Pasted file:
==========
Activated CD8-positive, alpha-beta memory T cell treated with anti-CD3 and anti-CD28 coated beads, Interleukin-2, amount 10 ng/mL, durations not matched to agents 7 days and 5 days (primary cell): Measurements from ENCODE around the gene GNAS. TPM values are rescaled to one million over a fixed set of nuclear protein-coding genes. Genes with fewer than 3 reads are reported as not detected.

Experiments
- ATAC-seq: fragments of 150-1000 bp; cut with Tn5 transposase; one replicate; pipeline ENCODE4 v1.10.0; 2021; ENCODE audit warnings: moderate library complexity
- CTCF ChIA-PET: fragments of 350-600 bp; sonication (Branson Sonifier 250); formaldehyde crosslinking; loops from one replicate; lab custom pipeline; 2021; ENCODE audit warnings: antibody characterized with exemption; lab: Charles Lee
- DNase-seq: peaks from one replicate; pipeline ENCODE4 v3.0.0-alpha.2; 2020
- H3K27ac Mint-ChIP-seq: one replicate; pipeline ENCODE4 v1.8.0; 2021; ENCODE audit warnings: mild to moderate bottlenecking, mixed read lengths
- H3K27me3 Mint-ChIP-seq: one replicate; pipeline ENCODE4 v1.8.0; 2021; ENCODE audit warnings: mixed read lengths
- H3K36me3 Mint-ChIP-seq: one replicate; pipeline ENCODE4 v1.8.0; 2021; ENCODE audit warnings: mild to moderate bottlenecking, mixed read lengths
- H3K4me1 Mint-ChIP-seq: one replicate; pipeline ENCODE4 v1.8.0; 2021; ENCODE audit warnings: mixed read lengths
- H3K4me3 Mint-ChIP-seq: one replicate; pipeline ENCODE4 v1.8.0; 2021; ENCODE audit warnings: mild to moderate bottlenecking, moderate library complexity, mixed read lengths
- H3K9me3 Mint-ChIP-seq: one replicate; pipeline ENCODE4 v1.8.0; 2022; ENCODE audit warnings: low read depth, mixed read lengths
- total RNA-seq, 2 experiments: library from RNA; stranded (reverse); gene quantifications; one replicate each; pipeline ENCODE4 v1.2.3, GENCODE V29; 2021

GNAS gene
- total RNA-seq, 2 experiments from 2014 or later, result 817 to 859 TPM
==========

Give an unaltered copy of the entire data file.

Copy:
Activated CD8-positive, alpha-beta memory T cell treated with anti-CD3 and anti-CD28 coated beads, Interleukin-2, amount 10 ng/mL, durations not matched to agents 7 days and 5 days (primary cell): Measurements from ENCODE around the gene GNAS. TPM values are rescaled to one million over a fixed set of nuclear protein-coding genes. Genes with fewer than 3 reads are reported as not detected.

Experiments
- ATAC-seq: fragments of 150-1000 bp; cut with Tn5 transposase; one replicate; pipeline ENCODE4 v1.10.0; 2021; ENCODE audit warnings: moderate library complexity
- CTCF ChIA-PET: fragments of 350-600 bp; sonication (Branson Sonifier 250); formaldehyde crosslinking; loops from one replicate; lab custom pipeline; 2021; ENCODE audit warnings: antibody characterized with exemption; lab: Charles Lee
- DNase-seq: peaks from one replicate; pipeline ENCODE4 v3.0.0-alpha.2; 2020
- H3K27ac Mint-ChIP-seq: one replicate; pipeline ENCODE4 v1.8.0; 2021; ENCODE audit warnings: mild to moderate bottlenecking, mixed read lengths
- H3K27me3 Mint-ChIP-seq: one replicate; pipeline ENCODE4 v1.8.0; 2021; ENCODE audit warnings: mixed read lengths
- H3K36me3 Mint-ChIP-seq: one replicate; pipeline ENCODE4 v1.8.0; 2021; ENCODE audit warnings: mild to moderate bottlenecking, mixed read lengths
- H3K4me1 Mint-ChIP-seq: one replicate; pipeline ENCODE4 v1.8.0; 2021; ENCODE audit warnings: mixed read lengths
- H3K4me3 Mint-ChIP-seq: one replicate; pipeline ENCODE4 v1.8.0; 2021; ENCODE audit warnings: mild to moderate bottlenecking, moderate library complexity, mixed read lengths
- H3K9me3 Mint-ChIP-seq: one replicate; pipeline ENCODE4 v1.8.0; 2022; ENCODE audit warnings: low read depth, mixed read lengths
- total RNA-seq, 2 experiments: library from RNA; stranded (reverse); gene quantifications; one replicate each; pipeline ENCODE4 v1.2.3, GENCODE V29; 2021

GNAS gene
- total RNA-seq, 2 experiments from 2014 or later, result 817 to 859 TPM